You can even walk around the upper level of Cinderella Castle

Tokyo Disneyland is also home to some rides and shows that have been altered or removed altogether in the stateside parks. For example, the original Country Bear Jamboree is still shown in Tokyo Disneyland, along with its long gone seasonal overlays, Country Bear Vacation Jamboree and Country Bear Christmas Special. Snow White’s Scary Adventure is still scaring little kids in Fantasyland, Diamond Horseshoe features two different western theme shows a day, and the Explorer Canoes circle the river in Westernland. One of my favorite moments was seeing that the Star Jets (known as Astro Orbitor in Disneyland and Astro Orbiter in Magic Kingdom) still have the original Saturn V-inspired “USA” color scheme that Disneyland’s had when I was a kid.

When I said Tokyo Disneyland was better than I expected, I didn’t mean that I was expecting it to be bad or anything like that. It’s that I always heard the park was a strange combination of Disneyland and Magic Kingdom. But it all works together really well

The morning rope drop is no joke.

Tokyo Disneyland fans are serious about their parks, and that especially can be seen in the morning when the park opens for the day. Guests are allowed to line up 2 hours before park opening, and thousands of people do so. On one of the mornings of my trip I got to the park about 90 minutes before opening and found huge lines of people already waiting to get in. Luckily the entry process is easy, and the lines moved quickly, but the real insanity began after I got in the park. People run full speed towards the most popular attractions, specifically Pooh’s Hunny Hunt and Monsters Inc. Ride & Go Seek in Tokyo Disneyland, and Journey to the Center of the Earth and Toy Story Mania in Tokyo DisneySea. If you don’t run to these attractions first thing in the morning, you are looking at waits of over 90 minutes and FASTPASS tickets running out around noon.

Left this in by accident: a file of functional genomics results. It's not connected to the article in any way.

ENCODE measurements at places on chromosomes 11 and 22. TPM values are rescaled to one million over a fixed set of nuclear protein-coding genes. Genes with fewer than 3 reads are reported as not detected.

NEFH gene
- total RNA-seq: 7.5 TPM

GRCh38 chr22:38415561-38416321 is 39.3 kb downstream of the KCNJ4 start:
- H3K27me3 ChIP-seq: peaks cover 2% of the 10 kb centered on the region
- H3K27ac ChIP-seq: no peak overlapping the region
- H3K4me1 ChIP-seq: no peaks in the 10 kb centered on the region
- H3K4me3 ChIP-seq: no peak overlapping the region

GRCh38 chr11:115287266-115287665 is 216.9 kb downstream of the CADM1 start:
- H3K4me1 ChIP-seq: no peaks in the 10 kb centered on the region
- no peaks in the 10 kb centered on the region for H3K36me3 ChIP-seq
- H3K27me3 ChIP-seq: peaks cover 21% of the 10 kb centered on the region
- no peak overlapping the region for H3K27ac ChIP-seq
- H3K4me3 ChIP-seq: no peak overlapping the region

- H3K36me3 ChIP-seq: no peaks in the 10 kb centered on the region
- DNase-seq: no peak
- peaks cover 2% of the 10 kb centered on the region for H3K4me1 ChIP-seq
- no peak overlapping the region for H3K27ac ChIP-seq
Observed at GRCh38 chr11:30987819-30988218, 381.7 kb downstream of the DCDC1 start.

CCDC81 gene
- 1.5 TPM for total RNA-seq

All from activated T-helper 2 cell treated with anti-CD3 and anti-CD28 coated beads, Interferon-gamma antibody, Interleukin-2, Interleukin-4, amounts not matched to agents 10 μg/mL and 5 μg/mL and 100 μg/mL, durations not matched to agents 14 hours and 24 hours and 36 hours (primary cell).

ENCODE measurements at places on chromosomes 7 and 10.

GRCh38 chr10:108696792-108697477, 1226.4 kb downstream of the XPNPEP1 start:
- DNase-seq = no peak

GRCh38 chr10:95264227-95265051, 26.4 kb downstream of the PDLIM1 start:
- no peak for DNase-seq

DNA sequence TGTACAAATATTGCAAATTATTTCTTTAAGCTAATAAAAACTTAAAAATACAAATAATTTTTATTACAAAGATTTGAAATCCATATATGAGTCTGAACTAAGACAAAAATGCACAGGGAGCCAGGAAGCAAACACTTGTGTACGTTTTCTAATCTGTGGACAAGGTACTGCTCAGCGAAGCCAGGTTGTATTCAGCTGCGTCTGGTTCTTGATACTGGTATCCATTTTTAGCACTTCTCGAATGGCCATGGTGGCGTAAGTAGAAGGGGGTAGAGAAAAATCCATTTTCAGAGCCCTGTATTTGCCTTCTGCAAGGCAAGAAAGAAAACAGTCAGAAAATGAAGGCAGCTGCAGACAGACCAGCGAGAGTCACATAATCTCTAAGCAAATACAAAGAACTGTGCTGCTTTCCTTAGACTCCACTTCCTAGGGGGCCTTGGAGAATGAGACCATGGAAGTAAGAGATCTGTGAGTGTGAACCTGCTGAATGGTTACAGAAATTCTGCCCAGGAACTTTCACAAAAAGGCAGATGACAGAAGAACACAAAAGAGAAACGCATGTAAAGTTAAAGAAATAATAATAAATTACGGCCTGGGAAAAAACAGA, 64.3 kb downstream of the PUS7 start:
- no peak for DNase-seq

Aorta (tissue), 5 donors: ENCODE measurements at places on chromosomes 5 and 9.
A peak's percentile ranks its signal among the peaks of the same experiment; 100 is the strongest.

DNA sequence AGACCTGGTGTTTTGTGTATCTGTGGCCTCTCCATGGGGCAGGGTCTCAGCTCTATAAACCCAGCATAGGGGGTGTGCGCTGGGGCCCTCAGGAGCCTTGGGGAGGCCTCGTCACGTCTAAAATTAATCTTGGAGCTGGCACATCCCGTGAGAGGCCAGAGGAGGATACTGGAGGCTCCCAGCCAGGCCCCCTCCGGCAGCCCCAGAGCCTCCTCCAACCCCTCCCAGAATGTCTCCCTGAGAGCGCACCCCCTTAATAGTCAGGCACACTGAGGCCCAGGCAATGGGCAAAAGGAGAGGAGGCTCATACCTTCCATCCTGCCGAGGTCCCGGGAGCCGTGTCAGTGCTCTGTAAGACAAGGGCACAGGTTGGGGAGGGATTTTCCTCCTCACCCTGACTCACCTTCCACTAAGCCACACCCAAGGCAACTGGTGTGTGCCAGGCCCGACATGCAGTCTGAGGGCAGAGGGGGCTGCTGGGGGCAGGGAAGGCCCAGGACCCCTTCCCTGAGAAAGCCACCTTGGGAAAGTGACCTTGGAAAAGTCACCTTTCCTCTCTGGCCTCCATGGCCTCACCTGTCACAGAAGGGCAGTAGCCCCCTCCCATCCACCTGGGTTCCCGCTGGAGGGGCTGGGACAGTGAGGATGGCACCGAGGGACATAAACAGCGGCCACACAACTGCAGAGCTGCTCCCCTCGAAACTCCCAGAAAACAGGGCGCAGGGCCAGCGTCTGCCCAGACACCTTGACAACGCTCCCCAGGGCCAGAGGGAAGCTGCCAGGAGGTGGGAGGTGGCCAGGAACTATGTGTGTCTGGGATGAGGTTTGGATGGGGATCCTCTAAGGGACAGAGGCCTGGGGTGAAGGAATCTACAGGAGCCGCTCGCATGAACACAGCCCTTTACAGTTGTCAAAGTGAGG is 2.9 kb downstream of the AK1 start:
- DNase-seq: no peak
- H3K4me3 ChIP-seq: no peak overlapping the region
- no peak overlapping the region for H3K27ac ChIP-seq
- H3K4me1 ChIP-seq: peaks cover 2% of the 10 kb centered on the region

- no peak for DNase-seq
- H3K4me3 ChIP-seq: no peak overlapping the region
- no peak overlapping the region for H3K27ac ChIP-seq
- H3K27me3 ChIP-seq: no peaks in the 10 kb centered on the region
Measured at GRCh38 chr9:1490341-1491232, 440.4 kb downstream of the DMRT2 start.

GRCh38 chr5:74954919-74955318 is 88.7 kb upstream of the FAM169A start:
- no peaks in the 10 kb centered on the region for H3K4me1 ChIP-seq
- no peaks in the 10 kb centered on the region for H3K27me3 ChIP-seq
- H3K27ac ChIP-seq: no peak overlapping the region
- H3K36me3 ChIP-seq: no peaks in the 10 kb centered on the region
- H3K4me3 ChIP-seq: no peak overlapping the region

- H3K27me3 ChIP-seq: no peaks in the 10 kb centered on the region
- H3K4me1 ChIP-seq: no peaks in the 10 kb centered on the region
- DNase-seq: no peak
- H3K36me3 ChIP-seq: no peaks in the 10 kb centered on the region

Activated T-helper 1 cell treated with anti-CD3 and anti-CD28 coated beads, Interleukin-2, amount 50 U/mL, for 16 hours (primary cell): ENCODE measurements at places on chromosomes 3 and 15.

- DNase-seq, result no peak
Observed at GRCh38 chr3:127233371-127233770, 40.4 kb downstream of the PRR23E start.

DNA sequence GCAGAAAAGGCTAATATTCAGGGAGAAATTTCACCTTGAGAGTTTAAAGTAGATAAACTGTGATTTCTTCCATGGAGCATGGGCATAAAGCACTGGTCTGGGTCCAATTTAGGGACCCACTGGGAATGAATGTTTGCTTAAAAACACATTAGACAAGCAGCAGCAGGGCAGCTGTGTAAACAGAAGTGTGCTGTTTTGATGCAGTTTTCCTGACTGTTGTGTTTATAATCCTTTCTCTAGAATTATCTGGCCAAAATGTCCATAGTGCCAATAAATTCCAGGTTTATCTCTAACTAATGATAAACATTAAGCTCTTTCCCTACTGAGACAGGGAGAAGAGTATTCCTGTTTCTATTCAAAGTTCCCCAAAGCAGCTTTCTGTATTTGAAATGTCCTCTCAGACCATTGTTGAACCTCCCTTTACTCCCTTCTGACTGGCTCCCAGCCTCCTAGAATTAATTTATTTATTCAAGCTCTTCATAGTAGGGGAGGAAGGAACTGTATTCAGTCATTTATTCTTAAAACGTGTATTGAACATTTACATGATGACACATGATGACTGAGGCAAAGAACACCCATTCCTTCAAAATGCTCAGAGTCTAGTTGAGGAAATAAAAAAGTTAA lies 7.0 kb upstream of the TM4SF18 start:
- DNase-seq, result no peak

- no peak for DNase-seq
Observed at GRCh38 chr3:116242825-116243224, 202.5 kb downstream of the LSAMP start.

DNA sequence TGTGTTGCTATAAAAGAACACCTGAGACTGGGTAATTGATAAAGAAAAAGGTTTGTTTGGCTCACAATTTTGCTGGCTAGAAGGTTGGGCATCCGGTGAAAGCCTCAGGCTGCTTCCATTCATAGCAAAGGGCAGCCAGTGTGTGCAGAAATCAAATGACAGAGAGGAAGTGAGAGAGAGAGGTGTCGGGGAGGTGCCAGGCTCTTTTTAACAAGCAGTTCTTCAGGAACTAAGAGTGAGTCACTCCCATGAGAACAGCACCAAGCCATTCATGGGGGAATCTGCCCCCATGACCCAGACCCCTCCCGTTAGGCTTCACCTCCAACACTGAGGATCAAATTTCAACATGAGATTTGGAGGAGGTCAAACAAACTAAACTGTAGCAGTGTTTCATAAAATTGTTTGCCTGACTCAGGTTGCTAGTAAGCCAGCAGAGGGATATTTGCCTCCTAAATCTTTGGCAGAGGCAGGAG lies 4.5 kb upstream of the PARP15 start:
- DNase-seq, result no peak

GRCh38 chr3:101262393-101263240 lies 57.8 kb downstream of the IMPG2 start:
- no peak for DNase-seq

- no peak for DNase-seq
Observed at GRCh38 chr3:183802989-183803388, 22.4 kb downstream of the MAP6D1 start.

A line of guests waiting to enter the park. It’s so long I couldn’t get the beginning or end in the picture.

The Tokyo parks are as busy as you’ve heard.

I have always heard that the Tokyo Disney Resort theme parks are busy, but I had no idea just how busy they could get until I saw the crowds for myself. The biggest crowds come on most weekends of the year, where the park can get so busy that ticket sales are suspended. The busiest day of our trip was on Saturday, October 11. By noon all FASTPASS tickets had ran out, and headliner attraction waits ranged between 120 to 180 minutes. Even the popcorn carts had lines over 20 minutes long.

Midday in Fantasyland